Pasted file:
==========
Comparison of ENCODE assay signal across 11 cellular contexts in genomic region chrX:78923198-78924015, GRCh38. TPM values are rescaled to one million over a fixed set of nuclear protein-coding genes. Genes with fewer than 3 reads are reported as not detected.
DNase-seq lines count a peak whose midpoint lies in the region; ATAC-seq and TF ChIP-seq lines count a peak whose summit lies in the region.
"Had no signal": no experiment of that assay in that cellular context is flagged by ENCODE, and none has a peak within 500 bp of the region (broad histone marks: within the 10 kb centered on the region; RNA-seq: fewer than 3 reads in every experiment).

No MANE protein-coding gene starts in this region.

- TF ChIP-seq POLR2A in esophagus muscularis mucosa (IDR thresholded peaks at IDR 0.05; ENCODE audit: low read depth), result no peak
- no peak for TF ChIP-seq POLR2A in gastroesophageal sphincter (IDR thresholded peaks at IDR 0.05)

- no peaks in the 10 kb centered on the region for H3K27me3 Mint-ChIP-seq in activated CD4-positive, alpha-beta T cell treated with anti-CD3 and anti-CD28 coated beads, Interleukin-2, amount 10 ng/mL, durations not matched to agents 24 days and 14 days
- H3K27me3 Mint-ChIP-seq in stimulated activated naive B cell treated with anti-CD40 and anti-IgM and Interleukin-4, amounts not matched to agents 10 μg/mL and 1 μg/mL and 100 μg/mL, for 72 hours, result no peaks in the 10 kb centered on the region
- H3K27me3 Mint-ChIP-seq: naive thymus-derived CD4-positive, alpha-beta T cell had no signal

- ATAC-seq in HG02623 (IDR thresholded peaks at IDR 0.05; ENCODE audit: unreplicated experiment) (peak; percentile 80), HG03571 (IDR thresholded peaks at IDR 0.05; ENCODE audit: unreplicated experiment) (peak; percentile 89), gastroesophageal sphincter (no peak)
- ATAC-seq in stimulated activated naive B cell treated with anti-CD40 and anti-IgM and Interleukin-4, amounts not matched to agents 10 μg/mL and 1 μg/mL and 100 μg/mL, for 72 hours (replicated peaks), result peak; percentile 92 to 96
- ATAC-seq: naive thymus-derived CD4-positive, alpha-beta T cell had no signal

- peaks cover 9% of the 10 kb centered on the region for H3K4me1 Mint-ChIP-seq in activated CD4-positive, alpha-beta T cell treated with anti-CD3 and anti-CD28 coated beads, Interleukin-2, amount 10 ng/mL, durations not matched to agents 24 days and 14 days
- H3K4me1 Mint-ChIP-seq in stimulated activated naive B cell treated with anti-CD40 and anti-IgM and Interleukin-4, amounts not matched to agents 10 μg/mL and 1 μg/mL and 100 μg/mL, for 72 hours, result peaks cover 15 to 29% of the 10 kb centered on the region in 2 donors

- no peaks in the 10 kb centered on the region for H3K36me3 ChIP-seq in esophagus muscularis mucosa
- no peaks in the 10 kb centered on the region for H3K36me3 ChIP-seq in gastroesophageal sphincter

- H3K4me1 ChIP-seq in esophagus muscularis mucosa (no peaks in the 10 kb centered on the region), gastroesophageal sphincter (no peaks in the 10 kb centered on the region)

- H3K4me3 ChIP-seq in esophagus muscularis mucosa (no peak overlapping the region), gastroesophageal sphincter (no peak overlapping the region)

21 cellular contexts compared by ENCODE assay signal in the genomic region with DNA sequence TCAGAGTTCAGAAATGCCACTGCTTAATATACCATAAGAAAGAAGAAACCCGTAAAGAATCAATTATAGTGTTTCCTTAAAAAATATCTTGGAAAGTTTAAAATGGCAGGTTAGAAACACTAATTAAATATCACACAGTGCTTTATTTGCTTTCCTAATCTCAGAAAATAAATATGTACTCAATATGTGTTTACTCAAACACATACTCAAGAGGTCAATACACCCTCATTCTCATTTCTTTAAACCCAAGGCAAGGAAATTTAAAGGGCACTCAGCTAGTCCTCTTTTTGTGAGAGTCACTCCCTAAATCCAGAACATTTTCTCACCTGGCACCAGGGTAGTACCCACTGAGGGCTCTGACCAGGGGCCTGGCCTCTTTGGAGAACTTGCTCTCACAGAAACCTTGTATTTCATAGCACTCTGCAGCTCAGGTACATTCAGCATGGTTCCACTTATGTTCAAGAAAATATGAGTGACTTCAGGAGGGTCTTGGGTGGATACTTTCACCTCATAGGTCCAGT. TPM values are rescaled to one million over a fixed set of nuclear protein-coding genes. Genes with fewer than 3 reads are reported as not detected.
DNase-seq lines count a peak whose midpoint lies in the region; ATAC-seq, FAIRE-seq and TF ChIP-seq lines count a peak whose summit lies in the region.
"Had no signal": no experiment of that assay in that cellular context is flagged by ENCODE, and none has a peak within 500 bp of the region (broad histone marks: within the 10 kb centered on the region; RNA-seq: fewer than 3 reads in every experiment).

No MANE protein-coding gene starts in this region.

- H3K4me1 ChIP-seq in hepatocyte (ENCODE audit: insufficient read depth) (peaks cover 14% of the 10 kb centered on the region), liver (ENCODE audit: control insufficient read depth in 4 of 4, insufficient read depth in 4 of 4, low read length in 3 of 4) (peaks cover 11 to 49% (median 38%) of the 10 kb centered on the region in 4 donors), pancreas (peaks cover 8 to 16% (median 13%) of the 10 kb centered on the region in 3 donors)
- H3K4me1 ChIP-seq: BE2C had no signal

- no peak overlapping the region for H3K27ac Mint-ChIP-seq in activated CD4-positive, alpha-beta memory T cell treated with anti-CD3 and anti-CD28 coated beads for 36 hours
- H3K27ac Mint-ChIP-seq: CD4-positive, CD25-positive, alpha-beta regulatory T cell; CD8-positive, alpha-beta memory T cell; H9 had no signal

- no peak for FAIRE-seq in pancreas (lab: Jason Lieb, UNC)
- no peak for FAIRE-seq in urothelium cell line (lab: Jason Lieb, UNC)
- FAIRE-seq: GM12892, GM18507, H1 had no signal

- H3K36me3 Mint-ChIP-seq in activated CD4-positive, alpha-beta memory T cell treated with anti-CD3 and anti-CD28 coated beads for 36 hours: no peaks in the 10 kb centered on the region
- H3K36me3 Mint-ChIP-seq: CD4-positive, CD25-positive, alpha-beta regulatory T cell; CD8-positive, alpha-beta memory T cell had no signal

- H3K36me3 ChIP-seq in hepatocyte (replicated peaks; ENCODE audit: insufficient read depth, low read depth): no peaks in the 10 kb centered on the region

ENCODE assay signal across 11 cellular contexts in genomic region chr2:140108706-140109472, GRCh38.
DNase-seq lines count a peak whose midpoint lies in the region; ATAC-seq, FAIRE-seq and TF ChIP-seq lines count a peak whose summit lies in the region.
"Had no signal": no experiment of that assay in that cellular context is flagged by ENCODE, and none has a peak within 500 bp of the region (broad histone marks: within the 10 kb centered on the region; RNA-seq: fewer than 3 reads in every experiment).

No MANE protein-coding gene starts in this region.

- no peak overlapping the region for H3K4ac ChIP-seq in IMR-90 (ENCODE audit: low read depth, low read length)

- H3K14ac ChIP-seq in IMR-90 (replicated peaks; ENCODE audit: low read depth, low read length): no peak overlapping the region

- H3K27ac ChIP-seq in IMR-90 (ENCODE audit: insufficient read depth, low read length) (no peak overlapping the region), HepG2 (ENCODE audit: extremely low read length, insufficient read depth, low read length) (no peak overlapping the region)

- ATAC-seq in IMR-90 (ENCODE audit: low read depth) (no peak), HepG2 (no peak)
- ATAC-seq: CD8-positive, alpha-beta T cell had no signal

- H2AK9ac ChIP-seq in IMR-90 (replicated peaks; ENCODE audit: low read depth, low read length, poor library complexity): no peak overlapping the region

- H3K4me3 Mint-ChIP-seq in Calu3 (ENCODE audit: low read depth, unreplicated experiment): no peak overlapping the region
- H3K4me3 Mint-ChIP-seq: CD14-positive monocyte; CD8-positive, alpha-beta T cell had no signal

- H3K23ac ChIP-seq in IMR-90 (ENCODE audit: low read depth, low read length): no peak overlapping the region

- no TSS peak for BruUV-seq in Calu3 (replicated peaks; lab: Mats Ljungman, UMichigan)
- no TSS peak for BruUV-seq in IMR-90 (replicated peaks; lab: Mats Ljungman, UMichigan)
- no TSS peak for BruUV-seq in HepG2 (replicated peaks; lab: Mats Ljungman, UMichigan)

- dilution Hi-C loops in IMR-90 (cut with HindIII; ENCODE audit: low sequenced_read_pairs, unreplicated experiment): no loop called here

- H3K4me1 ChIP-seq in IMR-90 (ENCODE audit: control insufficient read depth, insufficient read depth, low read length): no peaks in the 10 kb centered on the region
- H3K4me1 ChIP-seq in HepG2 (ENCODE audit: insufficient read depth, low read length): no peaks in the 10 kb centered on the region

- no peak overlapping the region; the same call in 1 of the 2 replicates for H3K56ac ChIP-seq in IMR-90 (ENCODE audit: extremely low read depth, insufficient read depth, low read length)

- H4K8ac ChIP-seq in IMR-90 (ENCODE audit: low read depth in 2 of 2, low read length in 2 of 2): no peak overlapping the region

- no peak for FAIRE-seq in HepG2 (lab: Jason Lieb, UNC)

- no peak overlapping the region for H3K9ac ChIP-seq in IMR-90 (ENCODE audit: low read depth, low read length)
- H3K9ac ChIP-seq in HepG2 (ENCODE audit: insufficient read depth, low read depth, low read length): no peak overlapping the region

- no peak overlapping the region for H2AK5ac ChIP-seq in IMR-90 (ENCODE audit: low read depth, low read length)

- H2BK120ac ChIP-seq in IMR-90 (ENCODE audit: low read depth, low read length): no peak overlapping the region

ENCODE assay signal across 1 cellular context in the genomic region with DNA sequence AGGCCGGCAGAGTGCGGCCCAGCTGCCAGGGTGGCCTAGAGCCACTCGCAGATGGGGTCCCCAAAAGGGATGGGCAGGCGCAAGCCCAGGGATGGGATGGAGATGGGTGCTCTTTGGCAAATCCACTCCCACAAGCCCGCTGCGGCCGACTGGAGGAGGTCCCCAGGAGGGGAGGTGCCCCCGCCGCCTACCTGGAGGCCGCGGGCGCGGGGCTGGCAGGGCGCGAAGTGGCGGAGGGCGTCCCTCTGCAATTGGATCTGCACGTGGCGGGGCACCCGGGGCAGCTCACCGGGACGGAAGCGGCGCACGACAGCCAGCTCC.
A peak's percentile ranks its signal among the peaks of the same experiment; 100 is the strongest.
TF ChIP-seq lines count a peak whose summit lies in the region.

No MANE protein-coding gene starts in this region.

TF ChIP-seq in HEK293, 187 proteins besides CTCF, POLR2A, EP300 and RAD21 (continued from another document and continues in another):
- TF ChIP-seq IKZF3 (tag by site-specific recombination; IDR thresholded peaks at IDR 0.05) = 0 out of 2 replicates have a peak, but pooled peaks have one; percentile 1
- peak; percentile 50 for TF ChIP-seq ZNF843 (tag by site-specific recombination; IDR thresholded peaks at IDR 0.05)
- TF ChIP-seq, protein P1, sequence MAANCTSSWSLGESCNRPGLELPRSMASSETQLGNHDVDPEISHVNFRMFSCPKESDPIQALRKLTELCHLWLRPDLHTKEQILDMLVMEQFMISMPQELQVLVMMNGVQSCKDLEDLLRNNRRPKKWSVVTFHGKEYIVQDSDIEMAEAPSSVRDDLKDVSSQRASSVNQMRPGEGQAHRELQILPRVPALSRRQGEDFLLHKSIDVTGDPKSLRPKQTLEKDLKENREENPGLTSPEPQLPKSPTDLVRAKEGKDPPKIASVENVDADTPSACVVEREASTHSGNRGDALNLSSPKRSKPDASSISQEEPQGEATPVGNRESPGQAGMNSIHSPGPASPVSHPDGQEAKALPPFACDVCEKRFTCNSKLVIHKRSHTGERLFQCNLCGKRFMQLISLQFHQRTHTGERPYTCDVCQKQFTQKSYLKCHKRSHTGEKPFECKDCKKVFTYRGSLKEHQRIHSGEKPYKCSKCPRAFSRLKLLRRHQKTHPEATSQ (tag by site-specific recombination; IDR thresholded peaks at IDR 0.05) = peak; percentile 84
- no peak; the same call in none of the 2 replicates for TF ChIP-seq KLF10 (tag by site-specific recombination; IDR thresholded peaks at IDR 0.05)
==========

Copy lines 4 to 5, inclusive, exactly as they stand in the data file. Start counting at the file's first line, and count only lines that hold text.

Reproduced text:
No MANE protein-coding gene starts in this region.

- TF ChIP-seq POLR2A in esophagus muscularis mucosa (IDR thresholded peaks at IDR 0.05; ENCODE audit: low read depth), result no peak